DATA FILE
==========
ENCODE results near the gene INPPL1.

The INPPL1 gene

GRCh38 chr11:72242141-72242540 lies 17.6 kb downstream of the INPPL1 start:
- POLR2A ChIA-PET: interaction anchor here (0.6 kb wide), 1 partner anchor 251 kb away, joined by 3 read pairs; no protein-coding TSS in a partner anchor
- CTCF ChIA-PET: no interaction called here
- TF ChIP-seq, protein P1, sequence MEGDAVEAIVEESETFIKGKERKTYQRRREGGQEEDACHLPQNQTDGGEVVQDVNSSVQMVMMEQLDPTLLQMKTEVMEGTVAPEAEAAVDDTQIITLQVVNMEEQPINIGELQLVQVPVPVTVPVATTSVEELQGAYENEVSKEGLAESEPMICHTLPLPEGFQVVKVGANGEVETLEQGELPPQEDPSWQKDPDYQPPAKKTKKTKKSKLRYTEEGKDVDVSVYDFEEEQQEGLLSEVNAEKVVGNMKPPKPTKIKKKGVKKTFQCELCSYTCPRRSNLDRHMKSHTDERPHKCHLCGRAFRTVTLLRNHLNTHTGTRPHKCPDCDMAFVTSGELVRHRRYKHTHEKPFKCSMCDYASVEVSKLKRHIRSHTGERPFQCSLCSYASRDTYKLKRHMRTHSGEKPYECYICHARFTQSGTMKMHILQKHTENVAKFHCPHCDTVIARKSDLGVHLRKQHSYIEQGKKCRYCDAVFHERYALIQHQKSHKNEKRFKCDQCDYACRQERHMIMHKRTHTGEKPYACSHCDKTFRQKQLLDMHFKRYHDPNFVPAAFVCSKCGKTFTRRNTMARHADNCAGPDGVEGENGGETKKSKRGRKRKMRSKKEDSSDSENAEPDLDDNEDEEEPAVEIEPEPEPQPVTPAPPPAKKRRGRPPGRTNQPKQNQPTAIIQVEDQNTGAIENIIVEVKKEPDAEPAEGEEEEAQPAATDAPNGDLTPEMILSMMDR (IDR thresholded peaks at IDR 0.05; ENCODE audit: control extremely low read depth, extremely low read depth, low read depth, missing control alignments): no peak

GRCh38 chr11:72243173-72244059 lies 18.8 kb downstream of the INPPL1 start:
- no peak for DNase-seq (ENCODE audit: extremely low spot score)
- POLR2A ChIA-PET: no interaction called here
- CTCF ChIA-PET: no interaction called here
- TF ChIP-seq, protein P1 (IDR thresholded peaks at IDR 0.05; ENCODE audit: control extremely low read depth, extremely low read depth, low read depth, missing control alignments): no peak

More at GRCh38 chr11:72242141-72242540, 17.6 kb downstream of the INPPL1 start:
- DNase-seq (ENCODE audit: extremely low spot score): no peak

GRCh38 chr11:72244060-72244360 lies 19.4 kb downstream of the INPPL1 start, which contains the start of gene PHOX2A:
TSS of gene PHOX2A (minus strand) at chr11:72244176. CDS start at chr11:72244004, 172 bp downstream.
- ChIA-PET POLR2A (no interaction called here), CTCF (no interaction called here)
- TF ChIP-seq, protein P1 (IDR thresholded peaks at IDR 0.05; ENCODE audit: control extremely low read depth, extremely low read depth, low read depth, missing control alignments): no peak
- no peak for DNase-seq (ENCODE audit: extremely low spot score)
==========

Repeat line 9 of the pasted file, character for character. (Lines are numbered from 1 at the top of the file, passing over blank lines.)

- POLR2A ChIA-PET: no interaction called here